Employee performance. Collectively, financial savings from high-performance buildings can return an average of $23,584 per employee and $129 per square foot over ten years, assuming a $20 per square foot cost premium.

Community benefits. Investments in healthy, efficient buildings prove to be the greatest opportunity for companies to reduce carbon emissions and support local sustainable development.


The impacts of a responsible real estate portfolio go far beyond company-wide benefits. Local and global climate change initiatives continue to evolve in response to foreboding climate reports. Over 400 U.S. mayors have joined the Climate Mayors network, indicating dedication to leadership on climate change in their communities. Local goals and strategies vary significantly, but buildings present a universal opportunity for intervention and redesign, given that they account for 28% of global carbon emissions.

The evolving conversation around climate change presents emerging opportunities for innovation. In Denver, CO for example, the city’s Climate Action Plan calls for a 50% reduction in commercial building energy use by 2050, and all new construction will be Net Zero Energy by 2035. Denver also ranks ninth nationally in percentage of all buildings that are LEED certified.

Though these policies and trends may appear daunting at first, companies are presented with incredible opportunity to innovate. Novel strategies in energy reduction can attract local and national praise and offer new value to an unlikely brand. This new age of climate-related requirements presents a challenge to all companies, and collaboration is needed to achieve global goals.


Though sustainable real estate is a common interest across industries ranging from Starbucks to Salesforce, many companies lack an effective, strategic portfolio-wide program. Whether your organization is starting to think about outlining a Sustainable RE Program or knee-deep in implementation, each phase of the program development presents its own unique challenges.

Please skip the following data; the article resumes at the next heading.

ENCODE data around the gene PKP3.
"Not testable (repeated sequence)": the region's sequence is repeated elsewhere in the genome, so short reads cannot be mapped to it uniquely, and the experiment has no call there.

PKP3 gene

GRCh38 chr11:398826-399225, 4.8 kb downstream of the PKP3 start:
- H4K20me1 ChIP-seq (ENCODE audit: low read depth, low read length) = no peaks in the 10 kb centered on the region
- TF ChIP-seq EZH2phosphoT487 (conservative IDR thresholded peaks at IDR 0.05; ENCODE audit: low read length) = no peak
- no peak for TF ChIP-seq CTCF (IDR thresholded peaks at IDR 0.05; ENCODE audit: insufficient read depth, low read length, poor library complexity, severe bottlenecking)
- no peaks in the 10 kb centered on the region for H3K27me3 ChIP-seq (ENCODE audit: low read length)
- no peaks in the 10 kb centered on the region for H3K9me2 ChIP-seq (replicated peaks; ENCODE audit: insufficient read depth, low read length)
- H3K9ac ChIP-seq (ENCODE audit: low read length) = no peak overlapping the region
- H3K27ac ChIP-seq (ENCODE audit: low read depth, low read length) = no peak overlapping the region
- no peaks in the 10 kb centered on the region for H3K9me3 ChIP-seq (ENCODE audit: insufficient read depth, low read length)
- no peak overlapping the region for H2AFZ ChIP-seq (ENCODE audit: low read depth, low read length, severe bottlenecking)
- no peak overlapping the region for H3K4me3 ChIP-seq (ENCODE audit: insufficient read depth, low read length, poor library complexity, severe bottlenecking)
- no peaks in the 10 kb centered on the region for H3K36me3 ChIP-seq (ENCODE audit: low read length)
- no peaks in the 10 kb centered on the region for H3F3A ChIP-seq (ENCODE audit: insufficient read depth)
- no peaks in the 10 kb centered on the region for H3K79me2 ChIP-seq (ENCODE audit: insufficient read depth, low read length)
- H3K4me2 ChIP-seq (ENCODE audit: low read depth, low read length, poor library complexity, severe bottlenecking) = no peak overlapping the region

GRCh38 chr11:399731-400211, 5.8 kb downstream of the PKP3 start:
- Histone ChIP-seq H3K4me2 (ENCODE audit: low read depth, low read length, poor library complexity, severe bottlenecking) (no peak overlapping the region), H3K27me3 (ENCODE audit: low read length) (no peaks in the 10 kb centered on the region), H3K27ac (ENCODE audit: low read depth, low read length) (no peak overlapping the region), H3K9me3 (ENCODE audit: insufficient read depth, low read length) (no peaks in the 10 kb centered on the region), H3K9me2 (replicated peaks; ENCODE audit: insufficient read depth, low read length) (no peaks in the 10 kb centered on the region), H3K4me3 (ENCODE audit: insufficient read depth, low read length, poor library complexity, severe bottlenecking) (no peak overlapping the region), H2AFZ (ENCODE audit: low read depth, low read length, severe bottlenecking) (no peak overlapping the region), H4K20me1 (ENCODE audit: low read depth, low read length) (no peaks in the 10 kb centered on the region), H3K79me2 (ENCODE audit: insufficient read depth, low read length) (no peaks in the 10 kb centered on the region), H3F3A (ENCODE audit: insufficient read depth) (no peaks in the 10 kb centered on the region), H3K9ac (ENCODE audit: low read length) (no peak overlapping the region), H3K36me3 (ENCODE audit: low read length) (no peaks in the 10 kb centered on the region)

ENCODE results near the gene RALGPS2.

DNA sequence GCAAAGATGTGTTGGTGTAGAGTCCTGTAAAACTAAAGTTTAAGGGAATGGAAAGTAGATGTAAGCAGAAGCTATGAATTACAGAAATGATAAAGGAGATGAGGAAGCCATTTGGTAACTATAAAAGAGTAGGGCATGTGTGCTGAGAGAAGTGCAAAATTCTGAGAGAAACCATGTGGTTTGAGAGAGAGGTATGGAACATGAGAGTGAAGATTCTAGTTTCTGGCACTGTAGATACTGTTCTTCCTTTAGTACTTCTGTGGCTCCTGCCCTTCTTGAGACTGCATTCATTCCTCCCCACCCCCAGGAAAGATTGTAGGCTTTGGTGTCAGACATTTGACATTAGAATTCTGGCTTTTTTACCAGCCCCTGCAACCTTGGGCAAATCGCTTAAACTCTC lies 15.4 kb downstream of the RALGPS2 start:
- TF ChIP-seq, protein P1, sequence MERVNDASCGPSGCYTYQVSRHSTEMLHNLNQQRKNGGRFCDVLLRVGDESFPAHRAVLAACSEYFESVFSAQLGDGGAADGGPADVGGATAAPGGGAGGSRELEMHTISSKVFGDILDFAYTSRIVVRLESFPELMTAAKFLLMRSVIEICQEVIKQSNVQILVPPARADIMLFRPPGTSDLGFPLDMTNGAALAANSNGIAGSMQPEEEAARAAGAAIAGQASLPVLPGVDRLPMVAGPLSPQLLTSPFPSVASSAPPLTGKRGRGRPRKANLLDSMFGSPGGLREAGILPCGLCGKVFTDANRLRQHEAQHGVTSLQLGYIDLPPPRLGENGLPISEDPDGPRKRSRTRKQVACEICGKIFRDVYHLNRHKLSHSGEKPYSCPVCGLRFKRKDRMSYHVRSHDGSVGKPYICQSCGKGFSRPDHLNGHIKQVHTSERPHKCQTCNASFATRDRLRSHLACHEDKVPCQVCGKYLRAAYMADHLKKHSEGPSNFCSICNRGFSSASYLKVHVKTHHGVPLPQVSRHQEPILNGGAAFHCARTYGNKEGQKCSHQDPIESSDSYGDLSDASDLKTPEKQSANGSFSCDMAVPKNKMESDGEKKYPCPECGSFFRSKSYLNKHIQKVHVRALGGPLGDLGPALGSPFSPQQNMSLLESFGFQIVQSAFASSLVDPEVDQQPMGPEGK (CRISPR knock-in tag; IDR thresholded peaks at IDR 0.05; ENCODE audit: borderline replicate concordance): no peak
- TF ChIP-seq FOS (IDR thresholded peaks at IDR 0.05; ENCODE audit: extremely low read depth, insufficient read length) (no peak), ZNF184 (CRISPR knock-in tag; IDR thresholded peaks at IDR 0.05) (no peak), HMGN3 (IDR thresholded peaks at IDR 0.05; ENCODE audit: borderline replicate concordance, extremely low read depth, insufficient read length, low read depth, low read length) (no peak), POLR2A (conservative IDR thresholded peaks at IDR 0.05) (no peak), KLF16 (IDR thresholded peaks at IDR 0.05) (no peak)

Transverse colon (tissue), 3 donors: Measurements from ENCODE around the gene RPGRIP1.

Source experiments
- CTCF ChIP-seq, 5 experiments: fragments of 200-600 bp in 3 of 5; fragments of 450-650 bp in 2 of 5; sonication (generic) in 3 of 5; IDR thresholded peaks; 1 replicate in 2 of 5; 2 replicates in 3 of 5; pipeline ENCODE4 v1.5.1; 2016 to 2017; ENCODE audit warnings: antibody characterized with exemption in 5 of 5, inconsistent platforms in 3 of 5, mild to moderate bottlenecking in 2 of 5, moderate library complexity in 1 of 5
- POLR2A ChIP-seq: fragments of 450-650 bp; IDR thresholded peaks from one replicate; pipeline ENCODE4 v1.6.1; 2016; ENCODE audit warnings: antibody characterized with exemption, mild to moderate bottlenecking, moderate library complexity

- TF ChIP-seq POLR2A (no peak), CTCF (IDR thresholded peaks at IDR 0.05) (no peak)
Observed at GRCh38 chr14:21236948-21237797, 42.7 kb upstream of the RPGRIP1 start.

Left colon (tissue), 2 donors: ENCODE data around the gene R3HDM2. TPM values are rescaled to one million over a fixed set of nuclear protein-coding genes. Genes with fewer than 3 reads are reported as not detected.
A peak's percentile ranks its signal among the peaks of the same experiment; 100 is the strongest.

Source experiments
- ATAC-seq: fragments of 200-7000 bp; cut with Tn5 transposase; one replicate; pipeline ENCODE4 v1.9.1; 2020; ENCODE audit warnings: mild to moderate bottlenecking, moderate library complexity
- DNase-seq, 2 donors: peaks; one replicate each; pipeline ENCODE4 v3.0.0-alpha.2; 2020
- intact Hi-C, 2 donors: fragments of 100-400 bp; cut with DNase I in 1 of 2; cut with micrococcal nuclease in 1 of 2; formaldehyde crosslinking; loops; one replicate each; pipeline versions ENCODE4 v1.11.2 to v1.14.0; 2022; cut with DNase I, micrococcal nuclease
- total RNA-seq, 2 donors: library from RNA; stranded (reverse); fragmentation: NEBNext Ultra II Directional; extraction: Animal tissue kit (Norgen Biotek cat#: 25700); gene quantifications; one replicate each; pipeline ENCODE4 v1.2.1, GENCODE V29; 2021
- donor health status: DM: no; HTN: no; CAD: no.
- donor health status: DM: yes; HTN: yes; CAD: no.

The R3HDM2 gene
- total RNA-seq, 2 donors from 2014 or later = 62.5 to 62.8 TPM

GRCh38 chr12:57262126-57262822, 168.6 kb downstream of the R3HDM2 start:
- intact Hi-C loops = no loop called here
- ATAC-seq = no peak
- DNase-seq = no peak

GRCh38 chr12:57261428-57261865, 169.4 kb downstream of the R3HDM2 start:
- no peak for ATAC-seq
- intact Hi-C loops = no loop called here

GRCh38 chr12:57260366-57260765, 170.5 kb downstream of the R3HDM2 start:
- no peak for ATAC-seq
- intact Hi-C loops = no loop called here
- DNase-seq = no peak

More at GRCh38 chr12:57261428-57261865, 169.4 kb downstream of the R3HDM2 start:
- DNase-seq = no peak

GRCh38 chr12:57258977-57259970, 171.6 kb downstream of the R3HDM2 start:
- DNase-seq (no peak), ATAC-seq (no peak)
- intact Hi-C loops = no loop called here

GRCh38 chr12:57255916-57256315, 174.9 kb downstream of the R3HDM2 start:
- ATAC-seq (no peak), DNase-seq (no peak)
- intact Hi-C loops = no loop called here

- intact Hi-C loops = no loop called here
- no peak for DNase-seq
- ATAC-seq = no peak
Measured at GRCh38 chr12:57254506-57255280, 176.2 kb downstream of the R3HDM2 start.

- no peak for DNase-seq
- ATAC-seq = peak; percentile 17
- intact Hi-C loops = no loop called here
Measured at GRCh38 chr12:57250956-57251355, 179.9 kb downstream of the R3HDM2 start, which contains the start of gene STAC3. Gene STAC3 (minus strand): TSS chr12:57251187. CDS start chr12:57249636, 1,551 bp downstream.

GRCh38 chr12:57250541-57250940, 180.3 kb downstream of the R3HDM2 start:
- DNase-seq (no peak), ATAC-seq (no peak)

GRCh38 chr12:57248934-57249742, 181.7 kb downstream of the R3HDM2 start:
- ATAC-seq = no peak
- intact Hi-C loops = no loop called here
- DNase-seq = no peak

To facilitate a collaborative effort and share best practices, Stok interviewed 17 major companies about their Sustainable RE Programs. Our respondents manage over 28,000 office, retail, manufacturing, hotel, and distribution spaces in the U.S. and internationally. The findings and key takeaways are distilled in a Stok handbook set to be available to the public in late 2019. The purpose of our handbook is simple: What major factors should companies consider in order to achieve greater social, environmental, and financial benefits through their real estate? How can we enhance the design, implementation, and tracking phases of these Sustainable RE Programs?

The insightful results will provide immense guidance to companies looking to capture value and positive impact from their building portfolio. Stay tuned to hear more about Sustainable RE Program innovations. In the meantime, reach out to discuss how your organization can design, retrofit, or manage your company’s high-performance buildings.